For a young widow, it's a chance to pay off her husband's debts and keep a roof over her children's heads. For a kitchen maid, it's a chance to leave servitude and find freedom. For the lady of the manor, it's a chance to escape her wealthy husband's increasingly hostile behavior. And for a trained chef, it's a chance to challenge the men at the top of her profession.

These four women are giving the competition their all--even if that sometimes means bending the rules. But with so much at stake, will the contest that aims to bring the community together serve only to break it apart?”

My Thoughts: Food and World War Two! Two of my favorite topics. Honestly, though, I absolutely adored this book. It was surprisingly lighthearted (or, as lighthearted as a novel about World War Two can be) and a wonderful reminder of the good that shines through even in the darkest times. All of the characters felt so real and relatable, I wanted to be friends with all of them. And I loved that recipes were included.

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8. Yellow Wife by Sadeqa Johnson

Genre: Historical Fiction

Target Audience: Adult

Synopsis from Goodreads: “Born on a plantation in Charles City, Virginia, Pheby Brown was promised her freedom on her eighteenth birthday. But when her birthday finally comes around, instead of the idyllic life she was hoping for with her true love, she finds herself thrust into the bowels of slavery at the infamous Devil’s Half-Acre, a jail where slaves are broken, tortured, and sold every day. Forced to become the mistress of the brutal man who owns the jail, Pheby faces the ultimate sacrifice to protect her heart in this powerful, thrilling story of one slave’s fight for freedom.”

My Thoughts: I don’t have many except to say that this book broke my heart. It absolutely broke my heart. I felt absolutely devastated for Pheby but I so admired her strength.

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9. A Madness So Discreet by Mindy McGinnis

Genre: Historical Fiction

Target Audience: Young Adult

Synopsis from Goodreads: “Grace Mae knows madness. She keeps it locked away, along with her voice, trapped deep inside a brilliant mind that cannot forget horrific family secrets. Those secrets, along with the bulge in her belly, land her in a Boston insane asylum.

When her voice returns in a burst of violence, Grace is banished to the dark cellars, where her mind is discovered by a visiting doctor who dabbles in the new study of criminal psychology. With her keen eyes and sharp memory, Grace will make the perfect assistant at crime scenes. Escaping from Boston to the safety of an ethical Ohio asylum, Grace finds friendship and hope, hints of a life she should have had. But gruesome nights bring Grace and the doctor into the circle of a killer who stalks young women. Grace, continuing to operate under the cloak of madness, must hunt a murderer while she confronts the demons in her own past.”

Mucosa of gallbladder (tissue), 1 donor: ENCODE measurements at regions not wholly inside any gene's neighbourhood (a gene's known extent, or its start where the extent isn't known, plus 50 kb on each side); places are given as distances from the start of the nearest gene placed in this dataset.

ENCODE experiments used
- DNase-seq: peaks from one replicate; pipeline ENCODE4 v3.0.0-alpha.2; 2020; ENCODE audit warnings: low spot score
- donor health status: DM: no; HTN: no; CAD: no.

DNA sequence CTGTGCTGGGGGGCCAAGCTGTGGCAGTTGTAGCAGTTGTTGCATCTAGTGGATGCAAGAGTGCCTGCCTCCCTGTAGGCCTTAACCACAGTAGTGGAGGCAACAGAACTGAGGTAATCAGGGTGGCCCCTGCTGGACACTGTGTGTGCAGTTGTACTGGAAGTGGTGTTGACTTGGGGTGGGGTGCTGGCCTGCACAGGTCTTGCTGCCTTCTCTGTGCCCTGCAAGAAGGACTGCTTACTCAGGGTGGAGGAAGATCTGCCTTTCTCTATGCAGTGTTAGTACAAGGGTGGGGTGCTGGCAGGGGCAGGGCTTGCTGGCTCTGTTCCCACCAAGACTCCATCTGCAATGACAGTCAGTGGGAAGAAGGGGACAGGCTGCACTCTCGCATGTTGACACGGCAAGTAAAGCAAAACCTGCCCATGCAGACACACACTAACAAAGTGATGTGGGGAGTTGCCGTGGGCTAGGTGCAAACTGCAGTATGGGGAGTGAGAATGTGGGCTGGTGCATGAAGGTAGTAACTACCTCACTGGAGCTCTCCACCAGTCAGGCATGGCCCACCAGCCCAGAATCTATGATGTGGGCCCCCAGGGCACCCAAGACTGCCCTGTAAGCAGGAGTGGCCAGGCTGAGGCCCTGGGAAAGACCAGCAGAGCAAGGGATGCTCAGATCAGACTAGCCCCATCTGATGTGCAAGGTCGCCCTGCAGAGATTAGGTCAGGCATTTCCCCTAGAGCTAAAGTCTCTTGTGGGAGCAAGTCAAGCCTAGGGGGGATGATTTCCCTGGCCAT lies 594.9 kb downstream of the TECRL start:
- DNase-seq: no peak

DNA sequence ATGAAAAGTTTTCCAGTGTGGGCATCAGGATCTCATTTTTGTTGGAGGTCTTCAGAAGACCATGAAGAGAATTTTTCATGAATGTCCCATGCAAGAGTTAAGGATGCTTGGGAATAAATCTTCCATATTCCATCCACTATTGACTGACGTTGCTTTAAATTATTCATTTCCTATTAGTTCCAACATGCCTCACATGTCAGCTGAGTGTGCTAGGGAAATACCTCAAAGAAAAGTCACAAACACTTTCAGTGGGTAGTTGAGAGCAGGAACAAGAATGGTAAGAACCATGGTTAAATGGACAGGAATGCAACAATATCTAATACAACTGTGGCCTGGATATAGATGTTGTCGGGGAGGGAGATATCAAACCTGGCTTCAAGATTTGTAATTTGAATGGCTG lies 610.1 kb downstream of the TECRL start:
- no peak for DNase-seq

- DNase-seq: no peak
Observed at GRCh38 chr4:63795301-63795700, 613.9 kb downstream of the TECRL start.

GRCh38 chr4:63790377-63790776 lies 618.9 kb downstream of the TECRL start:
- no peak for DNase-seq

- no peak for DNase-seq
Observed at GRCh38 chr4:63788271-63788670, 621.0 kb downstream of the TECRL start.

My Thoughts: I described this book in an Instagram post as a historical Criminal Minds. And, honestly? I need more books I can use that description for. In the spirit of honesty, I will say that I could’ve done without the twist toward the end. Up until then, I loved Grace. She was such a strong, intelligent character who didn’t let the terrible things she had experienced dim her light. Until the twist. Sigh.

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10. The Final Revival of Opal and Nev by Dawnie Walton

Genre: Historical Fiction

Target Audience: Adult

Synopsis from Goodreads: “Opal is a fiercely independent young woman pushing against the grain in her style and attitude, Afro-punk before that term existed. Coming of age in Detroit, she can’t imagine settling for a 9-to-5 job—despite her unusual looks, Opal believes she can be a star. So when the aspiring British singer/songwriter Neville Charles discovers her at a bar’s amateur night, she takes him up on his offer to make rock music together for the fledgling Rivington Records.

In early seventies New York City, just as she’s finding her niche as part of a flamboyant and funky creative scene, a rival band signed to her label brandishes a Confederate flag at a promotional concert. Opal’s bold protest and the violence that ensues set off a chain of events that will not only change the lives of those she loves, but also be a deadly reminder that repercussions are always harsher for women, especially black women, who dare to speak their truth.

Decades later, as Opal considers a 2016 reunion with Nev, music journalist S. Sunny Shelton seizes the chance to curate an oral history about her idols. Sunny thought she knew most of the stories leading up to the cult duo’s most politicized chapter. But as her interviews dig deeper, a nasty new allegation from an unexpected source threatens to blow up everything.

Provocative and chilling, The Final Revival of Opal & Nev features a backup chorus of unforgettable voices, a heroine the likes of which we’ve not seen in storytelling, and a daring structure, and introduces a bold new voice in contemporary fiction.”

My Thoughts: This was one of the last books I read. And I loved it. I loved it so, so much. I am fairly sure I first heard of this book because it was compared to Taylor Jenkins Reid’s Daisy Jones and the Six. I read (and loved) both but, I have to say, I preferred this one. I loved Opal. I mean, I loved her. I wanted her to have every, single success possible. I wish I could go back in time and read this book for the first time, again. I can’t believe this was Dawnie Wilton’s debut. I will definitely pick up whatever she writes, next.